(With the declining sun in autumn within the Arctic circle nothing can stop the general freeze-up except a south wind, which cannot possibly occur everywhere.)

In middle latitudes there is rather more variation of the critical dates from year to year, but alike in the Soviet Union and at the Atlantic fringe of Europe it is recognized that there is a season from around the beginning of July through most of August when a persistent weather character tends to prevail.

Similarly, long spells of one character or another often develop within the winter season after Christmas or New Year until a change of pattern some time in mid-February or March.

The preceding late autumn or ‘forewinter’ period is different and is commonly marked by a quite different spell of weather.

In low latitudes, within the range of the seasonal migration of the equatorial rains, the spells of weather are much more alike in character from one year to another — as is recognized in the well-known monsoons and rainy and dry seasons, associated more or less with particular months of the year — but the dates of onset and ending of these seasons, and the occurrence or not of breaks within them, may differ widely from year to year.

Some use can also be made of the more or less biennial (two-year) cycle, which is a quite marked tendency in many (though by no means all) series of weather observations around the world.

Its effect is most marked in the summer and winter temperatures in some places, and rainfall in others, and is accompanied by a corresponding tendency for shifts of the large-scale wind circulation pattern.

Indeed, it seems that more or less regularly associated changes in the winds in the stratosphere — over both low and high latitudes — which, however, vary significantly in their timing from year to year, may serve as signals of the progress of the cycle and therefore of the surface weather likely to dominate the ensuing season.

Similarly, there is a suggestion of what amounts to a roughly 5 1/2 year cycle, which may also be used by the seasonal forecaster.

It was discovered, and tentatively explained, by the German pioneer of weather forecasting on this time-scale, the late Professor Franz Baur, whose judicious use of it contributed to his remarkable record of seasonal forecasting successes in the

It seems that the global wind circulation tends to produce maxima of the westerly winds in middle latitudes in the intermediate phases of the (rather variable) eleven-year sunspot cycles — i.e. when the sunspots are declining after a maximum and when they are rising towards the next maximum — such that Europe in particular gets more mild winters and rather dry (anticyclonic westerly) summers at these times.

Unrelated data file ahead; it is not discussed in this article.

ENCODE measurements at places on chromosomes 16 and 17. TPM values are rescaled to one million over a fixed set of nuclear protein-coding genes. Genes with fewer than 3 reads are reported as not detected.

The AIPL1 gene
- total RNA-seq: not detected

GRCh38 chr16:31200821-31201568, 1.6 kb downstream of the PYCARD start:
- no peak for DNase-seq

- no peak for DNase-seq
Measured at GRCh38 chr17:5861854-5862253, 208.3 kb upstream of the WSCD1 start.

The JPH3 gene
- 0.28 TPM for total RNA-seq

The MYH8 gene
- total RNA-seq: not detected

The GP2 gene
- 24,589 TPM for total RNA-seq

Again it is important in forecasting practice to monitor the progress of the cycle.

How far it may ultimately be possible to exploit these tendencies to forecast more than one season, or more than one year, ahead — taking whatever account may be necessary of other influences working on that time-scale — cannot be adequately judged in the present state of knowledge.

There are suggestions that tidal forces, which affect the atmosphere and the Earth's crust itself as well as the oceans, and other forces associated with the alignment and occasional conjunctions of the planets, as well as the Chandler wobble of the Earth’s axis, may play some part.

Some have suggested that the last two items point to particularly disturbed years, with a climax of blocking, around the 1980s.

What is certain is that, in any attempt to foresee the prevailing weather development several years ahead, the reliability of specific detail must decline as the range of the forecast is extended.

It may, for instance, be — or it may become — possible to foresee a tendency for severe drought or the likelihood of a notably severe winter in a certain decade, or even about some particular year or years, but necessary to allow for a probable error of plus or minus one year (or, in some cases, several years) in its arrival.